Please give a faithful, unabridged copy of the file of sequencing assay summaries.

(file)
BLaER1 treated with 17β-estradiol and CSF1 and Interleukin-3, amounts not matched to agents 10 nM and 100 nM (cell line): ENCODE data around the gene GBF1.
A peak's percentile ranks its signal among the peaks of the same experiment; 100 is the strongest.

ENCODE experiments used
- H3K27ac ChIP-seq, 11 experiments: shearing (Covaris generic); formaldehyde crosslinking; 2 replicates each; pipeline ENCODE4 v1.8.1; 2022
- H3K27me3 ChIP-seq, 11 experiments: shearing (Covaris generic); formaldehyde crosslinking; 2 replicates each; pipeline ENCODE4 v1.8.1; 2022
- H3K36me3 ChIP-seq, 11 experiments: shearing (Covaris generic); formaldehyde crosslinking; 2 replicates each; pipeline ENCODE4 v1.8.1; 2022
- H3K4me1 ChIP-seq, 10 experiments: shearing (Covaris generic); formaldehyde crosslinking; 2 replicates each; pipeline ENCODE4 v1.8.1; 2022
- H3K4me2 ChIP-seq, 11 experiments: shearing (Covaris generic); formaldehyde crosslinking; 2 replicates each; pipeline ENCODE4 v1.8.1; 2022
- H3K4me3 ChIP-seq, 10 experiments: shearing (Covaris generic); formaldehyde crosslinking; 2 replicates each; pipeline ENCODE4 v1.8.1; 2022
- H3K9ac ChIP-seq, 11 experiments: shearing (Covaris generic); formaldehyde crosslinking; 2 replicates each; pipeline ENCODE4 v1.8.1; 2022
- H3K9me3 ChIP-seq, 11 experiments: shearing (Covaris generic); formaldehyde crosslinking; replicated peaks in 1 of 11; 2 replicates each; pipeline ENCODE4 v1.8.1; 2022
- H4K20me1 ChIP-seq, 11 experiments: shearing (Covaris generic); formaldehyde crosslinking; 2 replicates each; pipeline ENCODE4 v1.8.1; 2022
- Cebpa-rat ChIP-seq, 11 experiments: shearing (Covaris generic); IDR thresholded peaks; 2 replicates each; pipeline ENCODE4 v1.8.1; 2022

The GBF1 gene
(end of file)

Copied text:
BLaER1 treated with 17β-estradiol and CSF1 and Interleukin-3, amounts not matched to agents 10 nM and 100 nM (cell line): ENCODE data around the gene GBF1.
A peak's percentile ranks its signal among the peaks of the same experiment; 100 is the strongest.

ENCODE experiments used
- H3K27ac ChIP-seq, 11 experiments: shearing (Covaris generic); formaldehyde crosslinking; 2 replicates each; pipeline ENCODE4 v1.8.1; 2022
- H3K27me3 ChIP-seq, 11 experiments: shearing (Covaris generic); formaldehyde crosslinking; 2 replicates each; pipeline ENCODE4 v1.8.1; 2022
- H3K36me3 ChIP-seq, 11 experiments: shearing (Covaris generic); formaldehyde crosslinking; 2 replicates each; pipeline ENCODE4 v1.8.1; 2022
- H3K4me1 ChIP-seq, 10 experiments: shearing (Covaris generic); formaldehyde crosslinking; 2 replicates each; pipeline ENCODE4 v1.8.1; 2022
- H3K4me2 ChIP-seq, 11 experiments: shearing (Covaris generic); formaldehyde crosslinking; 2 replicates each; pipeline ENCODE4 v1.8.1; 2022
- H3K4me3 ChIP-seq, 10 experiments: shearing (Covaris generic); formaldehyde crosslinking; 2 replicates each; pipeline ENCODE4 v1.8.1; 2022
- H3K9ac ChIP-seq, 11 experiments: shearing (Covaris generic); formaldehyde crosslinking; 2 replicates each; pipeline ENCODE4 v1.8.1; 2022
- H3K9me3 ChIP-seq, 11 experiments: shearing (Covaris generic); formaldehyde crosslinking; replicated peaks in 1 of 11; 2 replicates each; pipeline ENCODE4 v1.8.1; 2022
- H4K20me1 ChIP-seq, 11 experiments: shearing (Covaris generic); formaldehyde crosslinking; 2 replicates each; pipeline ENCODE4 v1.8.1; 2022
- Cebpa-rat ChIP-seq, 11 experiments: shearing (Covaris generic); IDR thresholded peaks; 2 replicates each; pipeline ENCODE4 v1.8.1; 2022

The GBF1 gene